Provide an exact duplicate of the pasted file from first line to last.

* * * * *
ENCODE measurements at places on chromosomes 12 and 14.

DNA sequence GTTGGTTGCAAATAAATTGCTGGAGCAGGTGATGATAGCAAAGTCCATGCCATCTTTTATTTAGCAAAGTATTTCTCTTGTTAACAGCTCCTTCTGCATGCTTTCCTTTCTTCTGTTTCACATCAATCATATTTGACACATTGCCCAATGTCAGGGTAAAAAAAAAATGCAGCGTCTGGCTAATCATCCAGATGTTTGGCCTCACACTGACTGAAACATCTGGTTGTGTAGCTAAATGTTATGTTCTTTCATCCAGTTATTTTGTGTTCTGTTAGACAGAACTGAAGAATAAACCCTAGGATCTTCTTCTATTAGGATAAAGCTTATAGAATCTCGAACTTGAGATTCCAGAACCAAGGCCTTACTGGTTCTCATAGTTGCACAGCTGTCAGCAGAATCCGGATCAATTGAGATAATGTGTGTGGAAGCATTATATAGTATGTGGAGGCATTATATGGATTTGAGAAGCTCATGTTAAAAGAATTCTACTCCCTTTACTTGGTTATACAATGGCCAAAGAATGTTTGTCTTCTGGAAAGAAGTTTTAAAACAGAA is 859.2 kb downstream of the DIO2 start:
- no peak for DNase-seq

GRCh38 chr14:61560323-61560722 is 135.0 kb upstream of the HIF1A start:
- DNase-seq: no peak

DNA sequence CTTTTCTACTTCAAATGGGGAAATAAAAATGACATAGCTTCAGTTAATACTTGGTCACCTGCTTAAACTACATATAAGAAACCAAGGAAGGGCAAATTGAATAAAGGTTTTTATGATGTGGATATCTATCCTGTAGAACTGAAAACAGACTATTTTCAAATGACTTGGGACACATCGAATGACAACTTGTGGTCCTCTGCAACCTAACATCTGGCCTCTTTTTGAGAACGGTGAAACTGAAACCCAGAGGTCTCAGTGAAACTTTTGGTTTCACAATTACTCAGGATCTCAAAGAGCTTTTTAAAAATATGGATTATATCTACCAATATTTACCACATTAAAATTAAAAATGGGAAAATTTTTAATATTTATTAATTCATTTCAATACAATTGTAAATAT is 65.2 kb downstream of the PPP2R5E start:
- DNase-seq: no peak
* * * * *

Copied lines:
ENCODE measurements at places on chromosomes 12 and 14.

DNA sequence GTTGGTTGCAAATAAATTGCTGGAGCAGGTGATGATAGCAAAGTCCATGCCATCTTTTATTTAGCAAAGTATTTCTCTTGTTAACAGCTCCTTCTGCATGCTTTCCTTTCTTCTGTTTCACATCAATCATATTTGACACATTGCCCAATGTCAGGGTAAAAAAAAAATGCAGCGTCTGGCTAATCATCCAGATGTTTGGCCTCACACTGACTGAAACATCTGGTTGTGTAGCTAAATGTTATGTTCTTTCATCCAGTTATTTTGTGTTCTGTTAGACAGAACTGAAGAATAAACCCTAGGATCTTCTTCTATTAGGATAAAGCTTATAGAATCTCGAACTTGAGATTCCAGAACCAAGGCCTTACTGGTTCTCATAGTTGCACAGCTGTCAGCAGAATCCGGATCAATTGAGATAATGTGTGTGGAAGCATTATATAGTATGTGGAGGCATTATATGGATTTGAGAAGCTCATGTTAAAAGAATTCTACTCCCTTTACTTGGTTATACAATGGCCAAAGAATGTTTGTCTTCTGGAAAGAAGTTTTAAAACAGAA is 859.2 kb downstream of the DIO2 start:
- no peak for DNase-seq

GRCh38 chr14:61560323-61560722 is 135.0 kb upstream of the HIF1A start:
- DNase-seq: no peak

DNA sequence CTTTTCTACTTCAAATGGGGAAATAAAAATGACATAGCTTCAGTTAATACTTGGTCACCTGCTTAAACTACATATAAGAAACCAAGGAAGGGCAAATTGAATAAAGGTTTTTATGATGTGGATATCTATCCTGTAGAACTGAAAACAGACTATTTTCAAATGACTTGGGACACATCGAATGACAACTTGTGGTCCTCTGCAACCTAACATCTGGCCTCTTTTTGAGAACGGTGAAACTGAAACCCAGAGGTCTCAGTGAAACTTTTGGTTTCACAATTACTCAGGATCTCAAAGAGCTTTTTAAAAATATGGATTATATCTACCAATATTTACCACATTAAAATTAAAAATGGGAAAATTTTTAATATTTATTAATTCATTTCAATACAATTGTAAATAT is 65.2 kb downstream of the PPP2R5E start:
- DNase-seq: no peak